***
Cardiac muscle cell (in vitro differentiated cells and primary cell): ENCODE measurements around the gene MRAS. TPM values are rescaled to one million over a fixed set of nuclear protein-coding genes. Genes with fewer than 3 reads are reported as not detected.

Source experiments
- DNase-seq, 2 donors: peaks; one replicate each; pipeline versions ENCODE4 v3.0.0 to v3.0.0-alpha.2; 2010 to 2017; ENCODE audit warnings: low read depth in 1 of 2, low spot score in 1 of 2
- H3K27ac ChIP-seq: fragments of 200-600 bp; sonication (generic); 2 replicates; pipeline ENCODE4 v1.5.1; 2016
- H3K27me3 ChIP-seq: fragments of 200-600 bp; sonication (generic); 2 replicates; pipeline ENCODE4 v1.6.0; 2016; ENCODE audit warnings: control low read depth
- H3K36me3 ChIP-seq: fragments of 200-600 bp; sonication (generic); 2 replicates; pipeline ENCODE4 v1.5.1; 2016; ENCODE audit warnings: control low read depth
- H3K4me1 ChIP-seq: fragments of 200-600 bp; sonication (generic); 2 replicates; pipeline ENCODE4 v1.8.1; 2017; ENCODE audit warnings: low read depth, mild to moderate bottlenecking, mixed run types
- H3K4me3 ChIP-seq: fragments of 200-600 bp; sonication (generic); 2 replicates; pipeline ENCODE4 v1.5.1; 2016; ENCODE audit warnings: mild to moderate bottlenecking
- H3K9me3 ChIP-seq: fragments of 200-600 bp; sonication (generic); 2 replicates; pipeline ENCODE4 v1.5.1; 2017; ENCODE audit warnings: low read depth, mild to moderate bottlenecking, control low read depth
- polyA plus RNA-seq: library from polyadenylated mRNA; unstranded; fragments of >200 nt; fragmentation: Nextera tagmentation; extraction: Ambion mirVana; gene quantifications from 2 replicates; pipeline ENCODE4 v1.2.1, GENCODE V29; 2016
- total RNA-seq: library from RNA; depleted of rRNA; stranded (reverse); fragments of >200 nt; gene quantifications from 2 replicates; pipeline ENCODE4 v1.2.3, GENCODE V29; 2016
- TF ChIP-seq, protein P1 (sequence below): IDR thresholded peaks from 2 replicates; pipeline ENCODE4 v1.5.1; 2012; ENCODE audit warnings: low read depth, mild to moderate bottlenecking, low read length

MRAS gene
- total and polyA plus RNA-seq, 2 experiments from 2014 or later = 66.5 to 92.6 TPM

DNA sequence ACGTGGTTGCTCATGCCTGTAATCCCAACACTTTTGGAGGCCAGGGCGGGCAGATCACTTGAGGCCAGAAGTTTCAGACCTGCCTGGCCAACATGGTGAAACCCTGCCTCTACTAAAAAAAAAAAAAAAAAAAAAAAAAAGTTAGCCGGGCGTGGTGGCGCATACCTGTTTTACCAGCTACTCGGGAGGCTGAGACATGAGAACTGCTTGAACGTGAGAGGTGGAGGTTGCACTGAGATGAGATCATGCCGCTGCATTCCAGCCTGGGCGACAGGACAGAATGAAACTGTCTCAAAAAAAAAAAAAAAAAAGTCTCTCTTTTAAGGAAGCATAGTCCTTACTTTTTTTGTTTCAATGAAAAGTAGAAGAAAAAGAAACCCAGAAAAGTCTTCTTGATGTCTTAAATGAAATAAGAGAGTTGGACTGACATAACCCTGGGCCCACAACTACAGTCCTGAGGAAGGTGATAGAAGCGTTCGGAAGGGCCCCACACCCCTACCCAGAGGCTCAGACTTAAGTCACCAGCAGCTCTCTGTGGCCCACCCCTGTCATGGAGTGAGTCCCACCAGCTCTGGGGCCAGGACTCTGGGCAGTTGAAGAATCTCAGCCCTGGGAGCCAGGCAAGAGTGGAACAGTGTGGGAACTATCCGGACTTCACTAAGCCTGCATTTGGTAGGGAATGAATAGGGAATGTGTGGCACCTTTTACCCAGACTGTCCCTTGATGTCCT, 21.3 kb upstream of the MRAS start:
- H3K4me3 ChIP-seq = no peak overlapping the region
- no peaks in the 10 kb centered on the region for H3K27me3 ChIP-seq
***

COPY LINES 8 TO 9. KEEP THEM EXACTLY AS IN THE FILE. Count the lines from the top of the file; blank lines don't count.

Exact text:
- H3K4me3 ChIP-seq: fragments of 200-600 bp; sonication (generic); 2 replicates; pipeline ENCODE4 v1.5.1; 2016; ENCODE audit warnings: mild to moderate bottlenecking
- H3K9me3 ChIP-seq: fragments of 200-600 bp; sonication (generic); 2 replicates; pipeline ENCODE4 v1.5.1; 2017; ENCODE audit warnings: low read depth, mild to moderate bottlenecking, control low read depth